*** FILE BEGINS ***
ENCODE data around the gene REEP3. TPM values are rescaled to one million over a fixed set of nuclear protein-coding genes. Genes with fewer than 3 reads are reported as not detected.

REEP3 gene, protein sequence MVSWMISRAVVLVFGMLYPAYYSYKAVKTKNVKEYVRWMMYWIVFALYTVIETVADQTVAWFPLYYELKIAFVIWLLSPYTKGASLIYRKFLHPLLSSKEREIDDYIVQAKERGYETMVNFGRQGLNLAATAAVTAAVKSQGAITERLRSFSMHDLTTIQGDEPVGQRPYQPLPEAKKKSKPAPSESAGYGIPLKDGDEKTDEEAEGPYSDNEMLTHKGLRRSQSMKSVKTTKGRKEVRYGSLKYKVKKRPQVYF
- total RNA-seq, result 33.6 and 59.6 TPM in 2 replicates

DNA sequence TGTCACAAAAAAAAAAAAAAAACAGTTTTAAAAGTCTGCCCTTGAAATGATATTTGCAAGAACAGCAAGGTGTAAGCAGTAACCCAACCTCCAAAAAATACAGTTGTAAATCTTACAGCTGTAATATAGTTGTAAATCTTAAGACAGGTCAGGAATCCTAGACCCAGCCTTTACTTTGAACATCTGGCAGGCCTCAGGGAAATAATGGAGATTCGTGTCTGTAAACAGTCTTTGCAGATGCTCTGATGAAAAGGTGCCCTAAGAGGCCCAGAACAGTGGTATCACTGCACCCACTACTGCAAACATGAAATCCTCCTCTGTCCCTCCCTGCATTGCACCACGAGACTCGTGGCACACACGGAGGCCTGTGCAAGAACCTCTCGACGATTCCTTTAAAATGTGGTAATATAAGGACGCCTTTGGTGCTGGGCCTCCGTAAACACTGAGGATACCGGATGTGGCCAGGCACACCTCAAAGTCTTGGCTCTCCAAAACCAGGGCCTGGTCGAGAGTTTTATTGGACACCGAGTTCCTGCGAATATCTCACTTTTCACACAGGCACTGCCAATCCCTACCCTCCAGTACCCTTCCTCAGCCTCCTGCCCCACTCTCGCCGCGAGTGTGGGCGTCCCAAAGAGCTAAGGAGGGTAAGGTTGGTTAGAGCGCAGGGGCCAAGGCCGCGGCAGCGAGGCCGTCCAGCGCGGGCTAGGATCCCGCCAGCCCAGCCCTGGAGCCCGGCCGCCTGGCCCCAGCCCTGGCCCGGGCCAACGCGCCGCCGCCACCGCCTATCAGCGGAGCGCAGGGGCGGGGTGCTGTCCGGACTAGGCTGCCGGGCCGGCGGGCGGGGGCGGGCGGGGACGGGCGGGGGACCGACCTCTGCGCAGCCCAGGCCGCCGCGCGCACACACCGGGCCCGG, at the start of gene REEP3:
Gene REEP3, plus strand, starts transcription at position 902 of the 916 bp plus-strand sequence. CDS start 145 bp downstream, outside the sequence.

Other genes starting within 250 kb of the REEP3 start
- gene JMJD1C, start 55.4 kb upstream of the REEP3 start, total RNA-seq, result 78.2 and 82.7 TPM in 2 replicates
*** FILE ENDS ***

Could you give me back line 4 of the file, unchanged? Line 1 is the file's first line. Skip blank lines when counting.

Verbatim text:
DNA sequence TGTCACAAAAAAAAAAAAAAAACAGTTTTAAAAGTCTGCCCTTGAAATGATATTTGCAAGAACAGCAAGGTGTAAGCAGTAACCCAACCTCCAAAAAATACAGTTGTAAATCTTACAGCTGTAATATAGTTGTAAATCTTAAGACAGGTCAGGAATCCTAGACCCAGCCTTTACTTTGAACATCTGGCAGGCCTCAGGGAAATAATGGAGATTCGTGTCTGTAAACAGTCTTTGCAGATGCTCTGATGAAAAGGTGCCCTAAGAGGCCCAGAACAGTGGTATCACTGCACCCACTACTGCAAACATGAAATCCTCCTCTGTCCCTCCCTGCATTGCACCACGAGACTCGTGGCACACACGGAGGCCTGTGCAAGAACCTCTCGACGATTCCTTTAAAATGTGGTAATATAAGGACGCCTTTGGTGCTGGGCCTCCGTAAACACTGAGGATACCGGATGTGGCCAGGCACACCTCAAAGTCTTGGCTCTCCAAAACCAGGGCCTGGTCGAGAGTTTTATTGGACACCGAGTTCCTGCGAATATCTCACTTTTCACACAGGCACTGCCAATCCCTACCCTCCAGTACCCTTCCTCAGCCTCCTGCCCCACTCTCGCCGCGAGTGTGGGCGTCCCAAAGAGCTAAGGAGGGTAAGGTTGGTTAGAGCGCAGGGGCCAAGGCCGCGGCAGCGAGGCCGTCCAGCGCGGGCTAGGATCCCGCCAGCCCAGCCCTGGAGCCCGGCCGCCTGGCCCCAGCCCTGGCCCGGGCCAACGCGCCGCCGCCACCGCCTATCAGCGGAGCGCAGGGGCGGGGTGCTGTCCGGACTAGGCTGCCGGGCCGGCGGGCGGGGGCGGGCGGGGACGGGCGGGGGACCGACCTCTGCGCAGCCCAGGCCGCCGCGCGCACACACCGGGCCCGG, at the start of gene REEP3: